As Court Overrules Trump, Yellowstone Grizzly Bears Are Now Safe From Trophy Hunters

According to the court, the grizzlies are regarded as an “iconic symbol of the Rocky Mountains.” So they will be protected no matter what happens. 

According to Green Matters, a federal court has overruled Donald Trump’s decision to allow grizzly bears to be killed by trophy hunters. So, Grizzly bears in Wyoming and Idaho won’t be a subject to trophy hunt anymore.  The Trump administration quickly removed the majestic creatures from the list of endangered species, a few months after the President took office. The US Fish and Wildlife Service proposed the move during the Obama administration.

Luckily, the decision was overruled by a federal court and ruled that Trump’s actions were illegal and the species are now protected once again under the Endangered Species Act. This has been a battle up to now. Trump’s Fish and Wildlife Service removed grizzlies who lived in and near Yellowstone National Park from the federal endangered and threatened species list, even though the grizzly bears in the Yellowstone area have been protected for more than 40 years, in 2017.

According to the agency, they believe that conservation efforts had successfully replenished the grizzly population. But, it allowed trophy hunters to kill grizzly bears on the outskirts of the national park in Wyoming and Idaho by removing the protection. Conservationist groups and the Northern Cheyenne tribe didn’t agree with the decision and hey pleaded that the animals were at risk in order to protest this. But the Trump’s Fish and Wildlife Service was not ready to back down and appealed the district court’s order.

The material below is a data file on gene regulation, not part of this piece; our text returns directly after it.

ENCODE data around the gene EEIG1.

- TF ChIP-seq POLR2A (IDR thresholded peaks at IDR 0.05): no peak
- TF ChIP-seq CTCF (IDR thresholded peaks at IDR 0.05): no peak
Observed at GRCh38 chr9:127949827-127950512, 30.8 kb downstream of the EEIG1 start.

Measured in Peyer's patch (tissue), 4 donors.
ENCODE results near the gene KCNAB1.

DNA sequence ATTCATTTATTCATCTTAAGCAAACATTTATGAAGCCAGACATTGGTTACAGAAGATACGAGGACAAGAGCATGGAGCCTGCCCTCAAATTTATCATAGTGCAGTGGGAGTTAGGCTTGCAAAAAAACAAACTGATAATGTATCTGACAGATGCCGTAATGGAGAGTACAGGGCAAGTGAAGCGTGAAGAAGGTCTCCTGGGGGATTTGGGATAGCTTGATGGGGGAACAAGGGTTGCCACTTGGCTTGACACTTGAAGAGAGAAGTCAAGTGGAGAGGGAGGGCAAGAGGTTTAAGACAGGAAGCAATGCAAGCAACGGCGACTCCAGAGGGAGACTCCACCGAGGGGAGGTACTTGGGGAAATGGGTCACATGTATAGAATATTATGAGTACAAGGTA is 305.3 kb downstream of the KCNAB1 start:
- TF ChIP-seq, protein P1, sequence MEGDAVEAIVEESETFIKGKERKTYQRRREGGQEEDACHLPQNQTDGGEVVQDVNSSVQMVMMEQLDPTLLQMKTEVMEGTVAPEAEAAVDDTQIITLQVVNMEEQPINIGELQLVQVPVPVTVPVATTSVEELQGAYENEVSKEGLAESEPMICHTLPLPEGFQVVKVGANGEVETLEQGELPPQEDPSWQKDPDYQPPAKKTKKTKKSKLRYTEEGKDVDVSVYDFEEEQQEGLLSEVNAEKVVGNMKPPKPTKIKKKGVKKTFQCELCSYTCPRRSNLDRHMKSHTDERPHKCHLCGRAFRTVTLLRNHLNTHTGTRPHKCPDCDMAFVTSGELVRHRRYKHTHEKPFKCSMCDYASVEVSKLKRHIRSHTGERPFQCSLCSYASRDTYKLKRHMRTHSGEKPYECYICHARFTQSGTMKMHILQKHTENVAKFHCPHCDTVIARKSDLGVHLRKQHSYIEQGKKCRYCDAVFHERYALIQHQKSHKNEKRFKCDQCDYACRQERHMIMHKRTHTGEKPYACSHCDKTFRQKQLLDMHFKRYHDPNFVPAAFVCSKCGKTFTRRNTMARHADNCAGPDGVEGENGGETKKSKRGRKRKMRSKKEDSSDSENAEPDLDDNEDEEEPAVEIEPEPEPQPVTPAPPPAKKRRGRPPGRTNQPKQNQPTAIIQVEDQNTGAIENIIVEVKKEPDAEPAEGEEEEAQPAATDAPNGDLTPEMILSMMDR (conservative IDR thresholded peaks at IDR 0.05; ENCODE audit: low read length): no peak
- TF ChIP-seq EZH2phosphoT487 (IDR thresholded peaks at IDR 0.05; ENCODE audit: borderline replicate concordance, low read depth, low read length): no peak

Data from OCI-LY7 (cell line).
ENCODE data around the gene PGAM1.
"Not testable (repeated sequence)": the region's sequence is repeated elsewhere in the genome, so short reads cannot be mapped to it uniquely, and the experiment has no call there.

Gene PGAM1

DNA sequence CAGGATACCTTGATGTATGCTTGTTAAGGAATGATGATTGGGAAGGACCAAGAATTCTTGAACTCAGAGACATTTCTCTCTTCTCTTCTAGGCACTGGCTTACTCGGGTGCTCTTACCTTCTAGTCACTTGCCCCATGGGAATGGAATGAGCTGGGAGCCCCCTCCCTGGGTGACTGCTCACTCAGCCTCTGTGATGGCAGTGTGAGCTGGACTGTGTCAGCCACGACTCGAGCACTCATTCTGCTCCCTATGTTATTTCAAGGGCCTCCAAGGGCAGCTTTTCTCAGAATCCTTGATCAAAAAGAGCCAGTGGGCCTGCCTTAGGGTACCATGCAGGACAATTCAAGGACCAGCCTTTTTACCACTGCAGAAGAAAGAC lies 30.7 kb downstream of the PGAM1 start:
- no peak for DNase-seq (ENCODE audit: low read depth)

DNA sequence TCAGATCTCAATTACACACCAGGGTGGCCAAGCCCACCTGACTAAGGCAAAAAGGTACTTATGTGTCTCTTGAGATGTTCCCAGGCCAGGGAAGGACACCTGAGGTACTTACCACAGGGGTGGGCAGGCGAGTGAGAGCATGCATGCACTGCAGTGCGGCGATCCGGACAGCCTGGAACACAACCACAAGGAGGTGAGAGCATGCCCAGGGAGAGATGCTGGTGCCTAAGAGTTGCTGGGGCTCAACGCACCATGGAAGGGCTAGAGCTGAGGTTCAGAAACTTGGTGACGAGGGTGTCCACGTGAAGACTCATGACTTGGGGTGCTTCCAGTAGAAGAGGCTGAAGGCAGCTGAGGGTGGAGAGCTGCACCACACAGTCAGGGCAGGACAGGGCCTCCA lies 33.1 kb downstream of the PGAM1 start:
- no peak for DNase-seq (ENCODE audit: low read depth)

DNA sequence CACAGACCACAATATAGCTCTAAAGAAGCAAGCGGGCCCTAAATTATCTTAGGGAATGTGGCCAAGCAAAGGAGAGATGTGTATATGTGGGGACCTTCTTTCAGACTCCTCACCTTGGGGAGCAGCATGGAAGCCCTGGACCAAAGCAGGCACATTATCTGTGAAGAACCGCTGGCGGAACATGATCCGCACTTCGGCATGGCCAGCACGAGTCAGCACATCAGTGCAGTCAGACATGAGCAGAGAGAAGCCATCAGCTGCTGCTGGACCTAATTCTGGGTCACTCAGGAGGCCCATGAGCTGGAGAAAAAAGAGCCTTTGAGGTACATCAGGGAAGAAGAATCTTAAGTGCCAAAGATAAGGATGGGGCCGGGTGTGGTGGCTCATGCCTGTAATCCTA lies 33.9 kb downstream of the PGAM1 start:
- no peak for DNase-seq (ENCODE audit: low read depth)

Finally, the Ninth Circuit Court of Appeals ended the debate by overriding Trump’s decision and upholding the 2018 court decision. The Court ruled in favor of the grizzlies where they will continue to be protected by the ESA on July 8. It was rendering it illegal to hunt them in and around Yellowstone National Park.

Courthouse News reported that the court also declared that the Fish and Wildlife Service haven’t used any accurate scientific methods to make this decision and that there were not enough enforceable systems to protect the genetic health of grizzlies. They also stated that the grizzlies are regarded as an iconic symbol of the Rocky Mountain west,” so they will be protected anyhow.

There was a panel of three judges to deliver the decision, Judge Mary Schroeder, Judge Paul Watford, and Judge Andrew Hurwitz. Judge Schroeder wrote, “Because the 2017 rule’s conclusion that genetic health no longer poses a threat to the Yellowstone grizzly is without scientific basis, this conclusion is arbitrary and capricious.”

Judge Andrea Zaccardi, a senior attorney at the Center for Biological Diversity released a statement, “This is a tremendous victory for all who cherish Yellowstone’s grizzly bears and for those who’ve worked to ensure they’re protected under the Endangered Species Act. Grizzlies still have a long way to go before recovery. Hunting these beautiful animals around America’s most treasured national park should never again be an option.”

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